Everywhere one looks around the high school soccer landscape, teams are playing a numbers game.

Girls soccer programs across the area have traditionally seen roster sizes drop, and this fall certainly will not be spared. Whether they are large schools with large programs in the southern part of the state, or smaller schools in central Maine, it seems almost everybody has taken a hit.

For example, longtime standard bearers like Madison and Monmouth have watched numbers slowly trickle down over the last five years.

Mt. Blue High School’s Emma Dunn, left, battles for the ball with Oak Hill defender Eliana Smith during an Aug. 20 preseason game in Farmington. Michael G. Seamans/Morning Sentinel

“COVID hasn’t been anyone’s friend in this process,” said Waterville coach Mark Serdjenian.

At Skowhegan, where the River Hawks are only a couple of seasons removed from the program’s first Class A postseason berth, head coach Mike Herrick thought last year would be a nice opportunity for a reset with an eye on building for the 2021 campaign.

Instead, he’s scrambling for bodies.


“We’re still trying to figure out who we are, to be honest,” Herrick said. “We had kids that just randomly decided not to play, for all different types of reasons. I looked at my roster from last year, including JV and swing players, and there are nine players that aren’t coming back.

“It’s crazy.”

In Class B, Serdjenian expected to take a hit this season. The Purple Panthers went undefeated last fall and graduated 11 seniors from that squad.

Still, he said, there’s an element this year that feels a bit like starting over — a feeling bolstered by the fact two players have already suffered season-ending injuries.

“We’re going to be very young, and a very different team from last year,” Serdjenian said. “There’s a lot of good cliches about building years you can use. It’s a lot like when last year’s seniors were freshmen — we were young for a year and got good as they progressed.

“That’s us in a nutshell.”


Cony High School soccer players warm up during an Aug. 19 practice in Augusta. Andy Molloy/Kennebec Journal

Herrick thought that Skowhegan had put in the time to build a year ago, introducing a large freshman class — including players who had never played soccer prior — to the game and to the program.

He admitted to feeling a bit defeated when the numbers dropped off this summer, but he also decided he needed to keep things in perspective.

“Last season can be whatever you wanted it to be,” Herrick said. “I was probably 75 percent trying to treat it like a real season and 25 percent thinking it just wasn’t the same. I wanted to get things going in the right direction. We had a big, athletic group coming in and a lot of them hadn’t played before. Where would we be this year if we hadn’t had the opportunity for them to play last year?”

Of course, not every program has seen the same trends of trying to pick up the pieces of a pandemic.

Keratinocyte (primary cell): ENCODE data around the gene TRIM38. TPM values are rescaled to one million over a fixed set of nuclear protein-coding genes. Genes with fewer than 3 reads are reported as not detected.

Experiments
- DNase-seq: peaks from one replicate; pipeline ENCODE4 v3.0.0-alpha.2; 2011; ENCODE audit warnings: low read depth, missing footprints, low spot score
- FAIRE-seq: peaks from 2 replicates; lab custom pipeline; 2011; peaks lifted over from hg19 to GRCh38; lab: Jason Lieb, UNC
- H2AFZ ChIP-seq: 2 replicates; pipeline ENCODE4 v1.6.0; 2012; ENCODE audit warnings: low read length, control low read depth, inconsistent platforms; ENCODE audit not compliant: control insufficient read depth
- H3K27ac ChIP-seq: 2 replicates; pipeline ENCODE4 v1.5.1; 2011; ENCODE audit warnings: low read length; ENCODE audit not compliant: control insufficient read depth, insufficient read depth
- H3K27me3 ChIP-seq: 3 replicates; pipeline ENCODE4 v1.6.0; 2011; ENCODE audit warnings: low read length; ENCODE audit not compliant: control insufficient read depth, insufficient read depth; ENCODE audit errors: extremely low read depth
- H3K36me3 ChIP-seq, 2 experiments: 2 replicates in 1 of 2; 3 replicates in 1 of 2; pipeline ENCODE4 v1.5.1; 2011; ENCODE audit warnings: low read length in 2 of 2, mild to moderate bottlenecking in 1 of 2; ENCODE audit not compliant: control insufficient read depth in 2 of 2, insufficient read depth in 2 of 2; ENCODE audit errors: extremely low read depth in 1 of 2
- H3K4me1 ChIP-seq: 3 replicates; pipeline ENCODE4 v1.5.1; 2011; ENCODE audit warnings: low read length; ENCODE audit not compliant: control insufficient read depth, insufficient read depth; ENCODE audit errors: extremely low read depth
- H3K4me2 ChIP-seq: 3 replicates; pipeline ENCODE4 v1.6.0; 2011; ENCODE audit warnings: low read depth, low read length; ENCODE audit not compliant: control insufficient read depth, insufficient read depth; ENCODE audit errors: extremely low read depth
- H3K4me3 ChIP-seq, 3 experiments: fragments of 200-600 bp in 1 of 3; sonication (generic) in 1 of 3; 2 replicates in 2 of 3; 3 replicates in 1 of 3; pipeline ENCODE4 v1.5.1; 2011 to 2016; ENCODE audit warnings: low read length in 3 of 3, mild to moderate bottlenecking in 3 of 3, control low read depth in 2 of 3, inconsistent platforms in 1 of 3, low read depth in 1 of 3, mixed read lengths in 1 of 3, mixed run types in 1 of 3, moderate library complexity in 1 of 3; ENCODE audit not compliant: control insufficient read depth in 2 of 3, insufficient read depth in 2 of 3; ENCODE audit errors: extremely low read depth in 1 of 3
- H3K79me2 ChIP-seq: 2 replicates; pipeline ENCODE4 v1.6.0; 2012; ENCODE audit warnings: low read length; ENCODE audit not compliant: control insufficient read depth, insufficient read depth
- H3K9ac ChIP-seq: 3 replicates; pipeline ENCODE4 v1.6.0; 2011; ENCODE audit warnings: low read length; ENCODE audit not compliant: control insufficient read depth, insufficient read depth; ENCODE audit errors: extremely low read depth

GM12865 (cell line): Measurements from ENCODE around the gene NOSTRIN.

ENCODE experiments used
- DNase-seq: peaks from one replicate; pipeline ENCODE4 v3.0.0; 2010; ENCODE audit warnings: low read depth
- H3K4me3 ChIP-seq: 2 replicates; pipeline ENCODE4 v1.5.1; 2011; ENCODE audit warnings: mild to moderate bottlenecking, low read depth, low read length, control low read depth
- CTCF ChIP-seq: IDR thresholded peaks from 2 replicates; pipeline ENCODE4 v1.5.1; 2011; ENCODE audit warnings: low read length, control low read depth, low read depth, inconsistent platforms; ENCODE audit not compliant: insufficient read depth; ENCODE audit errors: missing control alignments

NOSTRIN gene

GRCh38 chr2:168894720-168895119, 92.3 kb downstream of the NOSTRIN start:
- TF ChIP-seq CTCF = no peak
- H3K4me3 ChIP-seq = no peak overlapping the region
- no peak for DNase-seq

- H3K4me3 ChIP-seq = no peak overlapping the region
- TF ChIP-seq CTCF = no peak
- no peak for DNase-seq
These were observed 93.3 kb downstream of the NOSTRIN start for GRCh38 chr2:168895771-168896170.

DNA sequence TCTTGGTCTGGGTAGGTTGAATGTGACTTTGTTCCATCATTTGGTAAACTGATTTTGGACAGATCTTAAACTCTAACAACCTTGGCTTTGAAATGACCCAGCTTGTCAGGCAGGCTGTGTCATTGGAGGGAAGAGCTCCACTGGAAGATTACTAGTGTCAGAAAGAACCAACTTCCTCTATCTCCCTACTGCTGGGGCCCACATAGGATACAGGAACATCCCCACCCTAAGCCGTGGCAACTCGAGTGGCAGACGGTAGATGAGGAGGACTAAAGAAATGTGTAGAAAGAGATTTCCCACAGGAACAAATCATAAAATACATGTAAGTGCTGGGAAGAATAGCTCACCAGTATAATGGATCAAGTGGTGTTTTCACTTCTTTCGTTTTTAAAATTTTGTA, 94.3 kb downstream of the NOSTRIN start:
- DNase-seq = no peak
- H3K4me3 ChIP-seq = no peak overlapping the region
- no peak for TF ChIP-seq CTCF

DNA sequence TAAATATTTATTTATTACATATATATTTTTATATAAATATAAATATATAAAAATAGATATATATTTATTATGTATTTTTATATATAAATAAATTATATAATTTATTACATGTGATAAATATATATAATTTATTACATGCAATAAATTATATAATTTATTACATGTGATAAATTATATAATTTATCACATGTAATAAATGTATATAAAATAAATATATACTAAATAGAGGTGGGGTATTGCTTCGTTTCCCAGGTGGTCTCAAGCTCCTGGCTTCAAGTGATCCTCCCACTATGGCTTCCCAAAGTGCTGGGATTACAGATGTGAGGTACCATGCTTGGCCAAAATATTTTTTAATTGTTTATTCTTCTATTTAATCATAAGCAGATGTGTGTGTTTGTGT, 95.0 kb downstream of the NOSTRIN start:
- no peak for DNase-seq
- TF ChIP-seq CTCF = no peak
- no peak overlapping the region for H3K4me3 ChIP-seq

At Maranacook, it’s been quite the opposite. The Black Bears had 27 girls out for soccer this season. Five players graduated from last year’s team — three of them outfield players and two others who split the goalkeeping responsibilities — but seven of the 2020 starters remain. Maranacook also gets the return of Emily Harper, a senior who led the team in goals in each of her first two seasons before missing last fall with a knee injury.

“We’re right back and feel like this is our year,” said Maranacook coach Travis Magnusson, whose Black Bears played for the Class C state title in 2018 and made another deep tournament run in 2019.


Maranacook girls soccer players compete during an Aug. 18 practice in Readfield. Andy Molloy/Kennebec Journal

“We felt for our seniors last year, obviously,” Magnusson said. “But we went into that with the mentality that we wanted to win every game and get better every practice. As much it was for last year, it was also about building for this year.

“For our team, we had a great year. We went undefeated, We passed the ball better, and we saw specific things that worked better for us. All of it helped put us in a more competitive position this year.”

For programs that don’t feel like they came out of the last 18 months as unscathed as the Black Bears may have, there is some solace. The postseason this year will be an open tournament, with every team able to qualify for its respective state championship competitions.

Teams that are lean on numbers or thin on prior varsity experience will have a 14 game slate to try and improve enough to make a run when the Gold Balls are on the line.

“We won’t be the same team in October, we are now,” he said. “There will be a teaching progression for sure, for the better, and how the tournament and all that shakes out we won’t know until the very end.”

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